From the President
By David B. Burks
This past year, we asked you what you value most about your Harding experience.
As you responded, we found the key ingredient mentioned dealt with relationships formed and grown during your time here, especially the most important one with Jesus Christ.
You commented on things such as “eternal life,” “Christian relationships,” “God doing the impossible,” “Christian principles,” “wonderful friendships,” “worldview from a Christian perspective,” “a more excellent way,” and many more. A long list of Godly men and women were cited as examples of imperfect people guiding others into a more perfect way.
In the foreword to the 75th anniversary book Against the Grain, my friend and long-time board member Jim Bill McInteer (’42) shares the values he found here, writing, “My life was blessed more than words could ever convey. At Harding, I found one to become my wife for more than a half century. At Harding, I found friends of trust, conviction and loyalty. At Harding, I found, then and now, an alma mater that seeks to make people better. And at Harding, I found a most valuable and courageous institution that taught me that two plus two equals four while pointing me to the usage of all truth for the betterment of all men.”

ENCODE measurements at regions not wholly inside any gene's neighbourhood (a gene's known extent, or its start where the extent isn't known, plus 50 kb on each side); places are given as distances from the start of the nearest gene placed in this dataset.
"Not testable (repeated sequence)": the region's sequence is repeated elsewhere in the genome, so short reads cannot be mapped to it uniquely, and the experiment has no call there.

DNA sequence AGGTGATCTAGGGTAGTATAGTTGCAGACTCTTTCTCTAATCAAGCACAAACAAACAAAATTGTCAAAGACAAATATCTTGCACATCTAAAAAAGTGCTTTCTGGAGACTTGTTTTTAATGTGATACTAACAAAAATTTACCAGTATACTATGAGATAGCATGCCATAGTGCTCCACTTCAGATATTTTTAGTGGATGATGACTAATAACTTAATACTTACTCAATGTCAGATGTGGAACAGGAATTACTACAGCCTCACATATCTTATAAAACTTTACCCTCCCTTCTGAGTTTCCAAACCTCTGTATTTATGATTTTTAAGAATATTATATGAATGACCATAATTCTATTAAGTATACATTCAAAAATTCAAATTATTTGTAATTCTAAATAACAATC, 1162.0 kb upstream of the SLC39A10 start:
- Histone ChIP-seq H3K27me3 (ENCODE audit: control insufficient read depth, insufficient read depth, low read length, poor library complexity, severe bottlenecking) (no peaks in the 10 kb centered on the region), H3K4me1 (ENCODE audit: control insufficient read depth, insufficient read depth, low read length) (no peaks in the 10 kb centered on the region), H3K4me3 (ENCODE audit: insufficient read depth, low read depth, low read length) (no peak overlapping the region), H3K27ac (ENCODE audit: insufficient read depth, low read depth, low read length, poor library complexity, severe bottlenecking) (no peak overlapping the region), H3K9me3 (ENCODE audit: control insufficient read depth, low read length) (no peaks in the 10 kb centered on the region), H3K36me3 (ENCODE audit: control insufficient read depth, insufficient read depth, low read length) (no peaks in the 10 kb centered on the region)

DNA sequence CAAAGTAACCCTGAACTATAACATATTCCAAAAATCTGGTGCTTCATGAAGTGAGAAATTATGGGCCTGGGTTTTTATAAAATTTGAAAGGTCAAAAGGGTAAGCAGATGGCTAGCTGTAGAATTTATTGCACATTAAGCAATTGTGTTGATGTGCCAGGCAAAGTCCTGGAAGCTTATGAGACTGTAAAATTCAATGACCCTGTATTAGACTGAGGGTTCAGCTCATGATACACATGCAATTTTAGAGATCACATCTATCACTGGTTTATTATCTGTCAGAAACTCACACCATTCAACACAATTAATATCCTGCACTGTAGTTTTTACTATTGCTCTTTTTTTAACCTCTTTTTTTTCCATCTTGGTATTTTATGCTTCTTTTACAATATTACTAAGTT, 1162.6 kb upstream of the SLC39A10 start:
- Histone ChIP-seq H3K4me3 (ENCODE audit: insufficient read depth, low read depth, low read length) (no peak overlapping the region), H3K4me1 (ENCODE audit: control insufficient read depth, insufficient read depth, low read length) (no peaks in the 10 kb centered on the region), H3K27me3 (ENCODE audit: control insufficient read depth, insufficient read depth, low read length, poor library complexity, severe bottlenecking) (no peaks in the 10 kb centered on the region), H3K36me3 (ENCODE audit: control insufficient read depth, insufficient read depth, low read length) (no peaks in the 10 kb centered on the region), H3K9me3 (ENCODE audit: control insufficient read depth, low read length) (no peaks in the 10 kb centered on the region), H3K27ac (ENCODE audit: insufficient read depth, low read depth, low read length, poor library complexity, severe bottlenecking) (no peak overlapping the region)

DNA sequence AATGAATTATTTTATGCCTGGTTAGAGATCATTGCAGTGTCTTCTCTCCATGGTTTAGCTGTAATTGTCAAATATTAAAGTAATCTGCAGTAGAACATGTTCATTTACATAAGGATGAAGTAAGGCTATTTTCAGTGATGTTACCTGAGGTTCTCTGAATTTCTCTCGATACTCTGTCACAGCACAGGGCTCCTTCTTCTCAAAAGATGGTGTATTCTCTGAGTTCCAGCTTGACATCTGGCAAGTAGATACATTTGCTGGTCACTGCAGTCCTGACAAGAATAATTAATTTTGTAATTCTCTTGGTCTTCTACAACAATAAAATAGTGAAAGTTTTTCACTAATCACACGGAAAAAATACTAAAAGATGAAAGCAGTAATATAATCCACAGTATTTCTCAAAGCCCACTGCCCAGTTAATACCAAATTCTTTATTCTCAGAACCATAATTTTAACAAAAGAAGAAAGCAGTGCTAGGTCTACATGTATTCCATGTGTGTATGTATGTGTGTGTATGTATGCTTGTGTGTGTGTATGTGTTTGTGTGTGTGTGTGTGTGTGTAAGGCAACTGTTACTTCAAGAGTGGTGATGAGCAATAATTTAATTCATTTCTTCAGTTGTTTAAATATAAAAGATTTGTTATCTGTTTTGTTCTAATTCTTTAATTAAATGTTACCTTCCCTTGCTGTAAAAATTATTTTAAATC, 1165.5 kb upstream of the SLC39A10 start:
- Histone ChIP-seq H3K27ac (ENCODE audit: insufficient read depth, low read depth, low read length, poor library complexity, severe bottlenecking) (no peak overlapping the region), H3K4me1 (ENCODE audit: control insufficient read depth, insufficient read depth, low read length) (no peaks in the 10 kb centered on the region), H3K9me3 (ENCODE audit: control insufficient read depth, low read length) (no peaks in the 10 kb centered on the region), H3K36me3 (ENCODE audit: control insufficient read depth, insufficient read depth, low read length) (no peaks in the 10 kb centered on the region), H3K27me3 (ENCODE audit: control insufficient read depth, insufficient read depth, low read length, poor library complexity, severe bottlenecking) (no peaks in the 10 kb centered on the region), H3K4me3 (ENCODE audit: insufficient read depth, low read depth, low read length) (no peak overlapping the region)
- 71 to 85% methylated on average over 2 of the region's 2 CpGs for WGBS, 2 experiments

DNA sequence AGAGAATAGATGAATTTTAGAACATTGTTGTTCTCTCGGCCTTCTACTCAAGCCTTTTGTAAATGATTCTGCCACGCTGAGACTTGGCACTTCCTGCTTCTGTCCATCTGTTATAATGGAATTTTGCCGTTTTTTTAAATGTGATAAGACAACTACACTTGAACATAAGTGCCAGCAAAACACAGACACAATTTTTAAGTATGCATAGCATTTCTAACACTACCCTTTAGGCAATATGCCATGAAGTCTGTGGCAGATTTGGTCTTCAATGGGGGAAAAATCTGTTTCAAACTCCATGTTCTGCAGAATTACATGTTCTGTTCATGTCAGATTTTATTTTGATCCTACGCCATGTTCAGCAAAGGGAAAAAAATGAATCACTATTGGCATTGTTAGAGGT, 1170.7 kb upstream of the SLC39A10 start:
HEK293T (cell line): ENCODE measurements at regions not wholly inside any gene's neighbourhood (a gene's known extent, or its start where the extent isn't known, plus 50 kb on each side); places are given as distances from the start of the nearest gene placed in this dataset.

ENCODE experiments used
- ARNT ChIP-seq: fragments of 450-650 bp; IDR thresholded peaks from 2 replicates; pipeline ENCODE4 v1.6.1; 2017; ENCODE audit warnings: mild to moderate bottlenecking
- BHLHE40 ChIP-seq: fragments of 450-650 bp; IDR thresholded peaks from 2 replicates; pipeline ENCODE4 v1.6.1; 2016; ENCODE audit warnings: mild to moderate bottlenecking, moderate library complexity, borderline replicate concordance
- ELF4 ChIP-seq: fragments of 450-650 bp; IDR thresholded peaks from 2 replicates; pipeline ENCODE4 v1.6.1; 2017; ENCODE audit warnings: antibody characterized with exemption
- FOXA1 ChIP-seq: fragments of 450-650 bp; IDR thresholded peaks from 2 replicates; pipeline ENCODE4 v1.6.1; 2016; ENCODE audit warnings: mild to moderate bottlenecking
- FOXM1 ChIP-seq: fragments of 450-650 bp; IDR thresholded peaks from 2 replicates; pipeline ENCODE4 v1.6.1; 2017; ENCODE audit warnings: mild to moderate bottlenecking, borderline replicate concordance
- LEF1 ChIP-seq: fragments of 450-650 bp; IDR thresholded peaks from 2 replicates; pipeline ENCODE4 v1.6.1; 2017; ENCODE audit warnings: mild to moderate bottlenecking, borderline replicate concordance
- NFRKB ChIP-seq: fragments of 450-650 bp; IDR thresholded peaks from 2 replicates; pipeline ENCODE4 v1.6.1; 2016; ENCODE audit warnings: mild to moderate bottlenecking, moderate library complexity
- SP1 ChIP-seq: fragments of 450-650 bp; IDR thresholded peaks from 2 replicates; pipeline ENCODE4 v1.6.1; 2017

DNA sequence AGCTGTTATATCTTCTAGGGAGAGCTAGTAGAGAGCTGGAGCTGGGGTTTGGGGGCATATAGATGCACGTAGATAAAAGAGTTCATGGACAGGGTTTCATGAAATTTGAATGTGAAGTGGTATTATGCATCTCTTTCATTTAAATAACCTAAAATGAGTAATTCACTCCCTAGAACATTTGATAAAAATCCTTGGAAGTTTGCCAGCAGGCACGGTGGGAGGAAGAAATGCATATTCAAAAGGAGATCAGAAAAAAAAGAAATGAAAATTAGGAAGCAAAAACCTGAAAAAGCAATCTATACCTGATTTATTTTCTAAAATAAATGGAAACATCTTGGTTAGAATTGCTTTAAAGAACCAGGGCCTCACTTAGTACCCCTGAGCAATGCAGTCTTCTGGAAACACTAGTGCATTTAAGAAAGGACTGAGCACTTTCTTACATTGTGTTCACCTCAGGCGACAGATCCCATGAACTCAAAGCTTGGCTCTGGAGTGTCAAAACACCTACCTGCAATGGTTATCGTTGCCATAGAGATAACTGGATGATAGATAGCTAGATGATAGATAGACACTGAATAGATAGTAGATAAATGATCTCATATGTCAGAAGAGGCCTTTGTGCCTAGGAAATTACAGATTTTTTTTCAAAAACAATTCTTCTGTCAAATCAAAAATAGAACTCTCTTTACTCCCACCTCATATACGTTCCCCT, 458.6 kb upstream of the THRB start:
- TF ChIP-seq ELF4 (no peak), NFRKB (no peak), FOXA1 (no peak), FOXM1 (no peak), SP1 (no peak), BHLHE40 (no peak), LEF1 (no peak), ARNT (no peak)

Our Harding family believes service to others is the mark of true servanthood and one of the main keys to successful relationships. We encourage our students to build real, deep and lasting relationships with God, the church, family and their friends.
That service manifested in putting others ahead of self is why faculty members like Dr. Rich Brown run marathons raising thousands of dollars for children at St. Jude Children’s Research Hospital. It’s why alumni Casey (’03) and Mary Beth Stanford (’03) Picker traveled to Ethiopia to adopt, giving a child opportunities he otherwise would not have had.
It’s why so many of you serve the Lord where he has planted you.
As we seek to instill those values in students today, we pray that same message will return in years to come when they are asked what stuck with them from their Harding experience.